Shaking with exhaustion from a three-week roller coaster ride of frustration and dizzying phone calls, I looked out the kitchen window to see not one, but two, count ‘em, two, “Mr. Rooter” plumbing vans parked outside.
Now, I was not on the best of terms with the folks next door. I’d got along just dandily with the previous tenants, but these ones were sketchy at best: biweekly domestic disputes, sheriff visits, and the like. These were people I tried to avoid at the best of times. And today of all days, a Saturday, no less, they had to have plumbing issues??
When we pulled in after lunch, the trucks were still there.
The banging and crashing sounds continued for the next hour. My Matron of Honour arrived. She hadn’t seen me for a few weeks. When she smiled, I could tell by the relief in her eyes that she’d been prepared for the worst. I’d opted for another dress with maximum coverage and, apparently, didn’t look half bad for someone who had just been through the wringer.
“What’s up with Mr Rooter?” she dead panned, motioning to the two vans parked at the curb. Upon hearing the racket next door she excused herself and went outside for a cigarette.
Then the Marriage Commissioner arrived. When he heard the clanking and crashing he went back out to his car.
The sun came out. A small group of swallows were gliding back and forth past the living room window. Things were looking up.
But the Best Man was missing.
We waited. And waited.
At 2:30 an unfamiliar car pulled into the driveway. It was the best man and his (Hello!!) date, complete with her (Unauthorized!!) camera.
It was our fault he was late, he said, because we’d given him the wrong address. I ignored him.
The ceremony was perfect. We cut the cake with a bread knife. We ate chocolate covered strawberries and drank buckets of champagne. My cat was resplendent in his white bow tie. My friend’s husband met us for dinner.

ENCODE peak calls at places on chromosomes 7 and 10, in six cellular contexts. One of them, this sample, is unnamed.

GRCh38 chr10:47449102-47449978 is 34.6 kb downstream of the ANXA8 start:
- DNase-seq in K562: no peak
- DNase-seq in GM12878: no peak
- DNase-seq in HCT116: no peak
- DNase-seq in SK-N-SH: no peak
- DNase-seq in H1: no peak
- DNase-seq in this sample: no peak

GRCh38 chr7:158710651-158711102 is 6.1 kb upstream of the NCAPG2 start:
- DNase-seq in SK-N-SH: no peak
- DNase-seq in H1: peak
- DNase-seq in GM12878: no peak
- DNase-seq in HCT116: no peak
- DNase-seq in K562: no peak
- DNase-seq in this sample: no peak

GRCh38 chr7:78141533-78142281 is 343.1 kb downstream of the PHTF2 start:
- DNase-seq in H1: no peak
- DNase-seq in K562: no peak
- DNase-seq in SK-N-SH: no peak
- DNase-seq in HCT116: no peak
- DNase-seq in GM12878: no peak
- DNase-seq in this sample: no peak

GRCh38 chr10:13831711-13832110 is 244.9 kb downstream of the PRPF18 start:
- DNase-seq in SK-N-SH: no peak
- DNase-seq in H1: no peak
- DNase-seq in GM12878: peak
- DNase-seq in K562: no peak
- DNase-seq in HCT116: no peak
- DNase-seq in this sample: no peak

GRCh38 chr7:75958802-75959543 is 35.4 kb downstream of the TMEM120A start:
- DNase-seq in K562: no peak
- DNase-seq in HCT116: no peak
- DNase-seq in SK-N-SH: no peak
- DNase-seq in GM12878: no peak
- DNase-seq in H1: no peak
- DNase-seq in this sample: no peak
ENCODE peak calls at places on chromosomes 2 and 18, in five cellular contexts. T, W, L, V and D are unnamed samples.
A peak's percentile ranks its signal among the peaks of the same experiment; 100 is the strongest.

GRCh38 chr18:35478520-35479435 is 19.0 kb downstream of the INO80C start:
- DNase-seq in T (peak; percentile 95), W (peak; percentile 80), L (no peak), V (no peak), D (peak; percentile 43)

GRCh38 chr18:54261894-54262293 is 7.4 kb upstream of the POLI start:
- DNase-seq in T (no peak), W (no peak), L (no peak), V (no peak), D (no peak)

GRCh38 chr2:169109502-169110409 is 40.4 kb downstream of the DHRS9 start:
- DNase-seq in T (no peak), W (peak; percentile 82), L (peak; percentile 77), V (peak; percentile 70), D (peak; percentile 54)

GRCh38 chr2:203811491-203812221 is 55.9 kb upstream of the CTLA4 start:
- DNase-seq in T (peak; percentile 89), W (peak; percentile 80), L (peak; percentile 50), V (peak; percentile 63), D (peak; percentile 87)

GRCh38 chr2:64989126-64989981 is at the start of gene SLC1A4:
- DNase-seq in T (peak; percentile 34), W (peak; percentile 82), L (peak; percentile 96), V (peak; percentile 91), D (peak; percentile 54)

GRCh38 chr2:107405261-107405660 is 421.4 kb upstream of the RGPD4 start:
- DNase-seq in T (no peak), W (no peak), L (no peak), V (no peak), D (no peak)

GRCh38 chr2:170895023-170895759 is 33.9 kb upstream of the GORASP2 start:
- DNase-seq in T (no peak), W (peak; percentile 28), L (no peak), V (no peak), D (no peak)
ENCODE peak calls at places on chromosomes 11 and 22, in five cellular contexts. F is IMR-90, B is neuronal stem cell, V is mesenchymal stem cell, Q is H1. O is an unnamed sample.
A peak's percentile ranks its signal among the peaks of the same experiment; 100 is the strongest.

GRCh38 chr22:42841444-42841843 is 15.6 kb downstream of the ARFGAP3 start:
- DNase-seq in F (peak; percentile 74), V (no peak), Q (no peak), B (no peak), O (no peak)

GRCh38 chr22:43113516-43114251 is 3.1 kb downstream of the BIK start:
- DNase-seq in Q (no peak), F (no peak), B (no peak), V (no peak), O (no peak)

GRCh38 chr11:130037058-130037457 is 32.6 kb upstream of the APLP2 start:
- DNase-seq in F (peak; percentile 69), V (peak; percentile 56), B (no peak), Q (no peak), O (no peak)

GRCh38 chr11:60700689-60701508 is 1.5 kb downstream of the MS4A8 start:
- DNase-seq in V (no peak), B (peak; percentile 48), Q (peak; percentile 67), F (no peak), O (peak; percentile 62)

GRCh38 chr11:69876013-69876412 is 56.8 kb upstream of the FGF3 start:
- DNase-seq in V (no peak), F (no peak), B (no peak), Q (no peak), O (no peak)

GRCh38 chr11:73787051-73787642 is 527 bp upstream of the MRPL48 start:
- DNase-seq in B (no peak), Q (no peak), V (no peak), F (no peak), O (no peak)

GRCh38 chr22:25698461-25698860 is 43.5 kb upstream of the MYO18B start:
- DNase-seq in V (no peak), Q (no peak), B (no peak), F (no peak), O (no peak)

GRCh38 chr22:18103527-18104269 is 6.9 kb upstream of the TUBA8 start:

We postponed our honeymoon, a week at Tigh-Na-Mara Resort in Parksville, British Columbia. If my husband was going to come down with Chicken Pox, he would have been in full swing by day three and, judging by my experience with the nasty little poxes, it wouldn’t have been very pleasant for him either. So we opted out and stayed in town instead.
We barbequed some fabulous meals, drank champagne on the porch in the dark, and waited for signs. For spots. Itchiness. But fortunately, and this was the best part, he was spared. He must have had it as a child.
A friend gave us a gift certificate for a fancy picnic lunch, complete with basket and real wine glasses. What a great idea it was. With picnic basket in hand, we went down to Witty’s Lagoon on a sunny weekday afternoon and inadvertently crossed over to the Nudist side of the beach — who knew?
“What an unusual looking bathing suit that man is wearing…,” I said, as I reached for the binoculars.
And thus began our long tradition of slightly off- kilter wedding anniversaries.
Bride and Groom by Kerry Slavens
Bride and Groom with Plumber by Kerry Slavens
Kerry and Gus by Margaret Blackwood